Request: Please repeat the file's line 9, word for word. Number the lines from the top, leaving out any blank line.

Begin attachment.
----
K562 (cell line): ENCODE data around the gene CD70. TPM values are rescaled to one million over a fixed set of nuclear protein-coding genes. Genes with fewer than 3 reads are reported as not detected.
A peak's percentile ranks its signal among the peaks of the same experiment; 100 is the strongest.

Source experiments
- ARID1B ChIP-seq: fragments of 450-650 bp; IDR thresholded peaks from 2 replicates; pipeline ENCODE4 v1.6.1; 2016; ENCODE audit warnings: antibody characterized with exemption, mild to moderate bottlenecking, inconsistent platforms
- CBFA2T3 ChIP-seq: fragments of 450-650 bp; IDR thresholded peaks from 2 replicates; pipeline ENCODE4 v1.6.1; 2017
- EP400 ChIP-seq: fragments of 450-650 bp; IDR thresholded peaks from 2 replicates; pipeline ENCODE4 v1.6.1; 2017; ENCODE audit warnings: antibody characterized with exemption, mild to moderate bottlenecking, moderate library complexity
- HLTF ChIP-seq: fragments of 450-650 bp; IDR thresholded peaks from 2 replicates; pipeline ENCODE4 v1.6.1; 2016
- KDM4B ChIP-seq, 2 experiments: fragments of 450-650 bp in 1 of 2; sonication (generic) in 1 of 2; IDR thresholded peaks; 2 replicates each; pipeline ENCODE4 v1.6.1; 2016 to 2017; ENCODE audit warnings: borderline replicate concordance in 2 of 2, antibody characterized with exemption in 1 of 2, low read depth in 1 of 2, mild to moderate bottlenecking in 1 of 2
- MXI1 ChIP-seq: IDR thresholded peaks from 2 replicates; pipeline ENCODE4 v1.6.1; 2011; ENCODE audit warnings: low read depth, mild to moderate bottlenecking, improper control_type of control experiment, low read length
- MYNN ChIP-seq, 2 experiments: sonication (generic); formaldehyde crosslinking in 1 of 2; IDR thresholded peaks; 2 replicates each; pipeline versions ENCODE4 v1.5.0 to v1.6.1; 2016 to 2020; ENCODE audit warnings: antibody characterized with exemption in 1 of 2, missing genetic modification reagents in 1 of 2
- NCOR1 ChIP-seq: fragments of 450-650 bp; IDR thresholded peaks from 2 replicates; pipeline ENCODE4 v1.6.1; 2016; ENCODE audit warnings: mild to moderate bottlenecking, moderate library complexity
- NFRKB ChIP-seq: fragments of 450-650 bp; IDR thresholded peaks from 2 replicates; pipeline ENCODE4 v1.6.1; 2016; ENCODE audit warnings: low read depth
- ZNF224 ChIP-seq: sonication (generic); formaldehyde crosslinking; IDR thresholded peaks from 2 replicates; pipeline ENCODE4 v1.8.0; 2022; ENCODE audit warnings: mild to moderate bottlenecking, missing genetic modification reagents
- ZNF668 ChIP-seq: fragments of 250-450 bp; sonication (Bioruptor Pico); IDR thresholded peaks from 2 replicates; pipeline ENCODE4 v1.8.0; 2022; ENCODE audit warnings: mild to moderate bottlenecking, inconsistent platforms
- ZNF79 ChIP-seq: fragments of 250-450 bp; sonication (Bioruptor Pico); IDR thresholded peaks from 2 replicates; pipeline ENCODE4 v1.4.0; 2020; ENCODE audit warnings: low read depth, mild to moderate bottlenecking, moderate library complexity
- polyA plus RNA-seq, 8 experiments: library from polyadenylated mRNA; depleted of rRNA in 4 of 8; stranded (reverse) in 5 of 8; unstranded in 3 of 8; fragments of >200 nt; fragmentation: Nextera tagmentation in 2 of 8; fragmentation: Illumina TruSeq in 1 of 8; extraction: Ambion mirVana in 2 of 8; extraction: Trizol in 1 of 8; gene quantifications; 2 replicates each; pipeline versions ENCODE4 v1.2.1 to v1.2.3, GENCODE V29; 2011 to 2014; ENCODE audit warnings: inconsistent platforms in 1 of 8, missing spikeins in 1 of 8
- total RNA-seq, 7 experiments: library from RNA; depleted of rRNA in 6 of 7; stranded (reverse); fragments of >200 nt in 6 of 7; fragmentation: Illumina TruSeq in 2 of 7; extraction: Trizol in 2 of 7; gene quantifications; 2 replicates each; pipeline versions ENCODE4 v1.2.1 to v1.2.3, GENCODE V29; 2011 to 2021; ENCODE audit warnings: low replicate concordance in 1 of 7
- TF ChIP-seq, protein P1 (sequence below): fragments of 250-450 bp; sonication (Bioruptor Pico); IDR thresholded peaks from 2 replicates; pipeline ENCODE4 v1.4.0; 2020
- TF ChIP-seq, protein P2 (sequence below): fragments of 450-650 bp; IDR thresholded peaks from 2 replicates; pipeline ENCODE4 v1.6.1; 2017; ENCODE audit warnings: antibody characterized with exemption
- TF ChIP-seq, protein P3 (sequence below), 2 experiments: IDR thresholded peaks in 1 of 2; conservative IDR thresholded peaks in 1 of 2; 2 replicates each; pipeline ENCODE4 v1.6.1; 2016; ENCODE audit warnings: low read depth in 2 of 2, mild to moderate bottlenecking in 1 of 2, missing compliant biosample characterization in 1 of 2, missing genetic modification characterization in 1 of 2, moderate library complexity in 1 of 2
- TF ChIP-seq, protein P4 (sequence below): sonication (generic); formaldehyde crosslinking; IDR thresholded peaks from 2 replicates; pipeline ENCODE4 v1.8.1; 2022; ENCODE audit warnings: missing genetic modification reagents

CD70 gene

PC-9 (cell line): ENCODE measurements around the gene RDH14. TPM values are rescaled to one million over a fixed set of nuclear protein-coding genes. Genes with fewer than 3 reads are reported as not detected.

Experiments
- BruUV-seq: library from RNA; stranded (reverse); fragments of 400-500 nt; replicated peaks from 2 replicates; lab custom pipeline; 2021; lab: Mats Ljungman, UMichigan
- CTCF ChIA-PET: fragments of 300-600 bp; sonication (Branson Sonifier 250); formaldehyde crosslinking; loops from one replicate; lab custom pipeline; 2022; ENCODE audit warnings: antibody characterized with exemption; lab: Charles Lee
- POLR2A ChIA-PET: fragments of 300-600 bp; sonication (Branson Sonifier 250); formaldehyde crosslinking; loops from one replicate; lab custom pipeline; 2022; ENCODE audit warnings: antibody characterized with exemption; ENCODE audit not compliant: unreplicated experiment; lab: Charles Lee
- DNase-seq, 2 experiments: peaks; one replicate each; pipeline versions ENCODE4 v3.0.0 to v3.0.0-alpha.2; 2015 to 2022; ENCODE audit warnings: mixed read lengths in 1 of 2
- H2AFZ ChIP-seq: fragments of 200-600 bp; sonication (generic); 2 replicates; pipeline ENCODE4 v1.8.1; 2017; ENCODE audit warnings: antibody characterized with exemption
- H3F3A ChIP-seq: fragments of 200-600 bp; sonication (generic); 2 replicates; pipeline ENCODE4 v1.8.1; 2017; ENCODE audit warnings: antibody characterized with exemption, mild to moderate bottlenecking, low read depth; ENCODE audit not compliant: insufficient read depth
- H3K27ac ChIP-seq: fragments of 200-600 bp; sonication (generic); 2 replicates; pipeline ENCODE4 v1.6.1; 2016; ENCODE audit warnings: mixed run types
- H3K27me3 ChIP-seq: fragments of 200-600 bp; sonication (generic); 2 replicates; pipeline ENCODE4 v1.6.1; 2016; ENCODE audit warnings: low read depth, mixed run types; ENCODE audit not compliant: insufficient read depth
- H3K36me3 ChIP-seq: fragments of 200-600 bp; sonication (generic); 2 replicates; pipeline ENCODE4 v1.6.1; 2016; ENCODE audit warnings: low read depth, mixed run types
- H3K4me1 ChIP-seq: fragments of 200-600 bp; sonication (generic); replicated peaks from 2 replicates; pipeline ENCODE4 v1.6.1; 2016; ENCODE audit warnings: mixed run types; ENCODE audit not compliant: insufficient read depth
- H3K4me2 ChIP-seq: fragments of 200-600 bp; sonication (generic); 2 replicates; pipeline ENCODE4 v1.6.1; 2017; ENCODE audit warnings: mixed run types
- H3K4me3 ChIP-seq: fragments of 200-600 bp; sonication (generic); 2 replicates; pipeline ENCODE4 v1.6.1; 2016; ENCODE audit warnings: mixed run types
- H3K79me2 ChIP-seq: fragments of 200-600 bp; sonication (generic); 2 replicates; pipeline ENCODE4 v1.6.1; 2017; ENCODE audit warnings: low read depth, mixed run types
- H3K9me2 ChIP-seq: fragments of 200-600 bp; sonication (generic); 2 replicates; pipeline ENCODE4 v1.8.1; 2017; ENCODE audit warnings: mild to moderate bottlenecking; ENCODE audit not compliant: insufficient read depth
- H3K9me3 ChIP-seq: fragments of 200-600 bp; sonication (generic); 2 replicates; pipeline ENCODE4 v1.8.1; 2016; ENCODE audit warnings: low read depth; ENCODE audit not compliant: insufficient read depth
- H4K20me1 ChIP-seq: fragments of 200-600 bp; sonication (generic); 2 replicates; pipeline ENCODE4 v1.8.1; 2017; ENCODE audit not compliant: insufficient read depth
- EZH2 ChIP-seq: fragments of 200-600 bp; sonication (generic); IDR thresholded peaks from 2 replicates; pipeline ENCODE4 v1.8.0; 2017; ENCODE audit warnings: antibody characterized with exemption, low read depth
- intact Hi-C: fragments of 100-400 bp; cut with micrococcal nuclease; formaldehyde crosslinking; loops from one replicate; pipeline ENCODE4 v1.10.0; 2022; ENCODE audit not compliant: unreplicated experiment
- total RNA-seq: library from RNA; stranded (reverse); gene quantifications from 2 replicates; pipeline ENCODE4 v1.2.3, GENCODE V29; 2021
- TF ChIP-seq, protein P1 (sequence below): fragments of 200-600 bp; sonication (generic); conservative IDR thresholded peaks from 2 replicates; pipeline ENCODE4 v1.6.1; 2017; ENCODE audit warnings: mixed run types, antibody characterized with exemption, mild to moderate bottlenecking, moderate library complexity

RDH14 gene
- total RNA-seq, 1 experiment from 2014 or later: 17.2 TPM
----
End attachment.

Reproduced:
- MXI1 ChIP-seq: IDR thresholded peaks from 2 replicates; pipeline ENCODE4 v1.6.1; 2011; ENCODE audit warnings: low read depth, mild to moderate bottlenecking, improper control_type of control experiment, low read length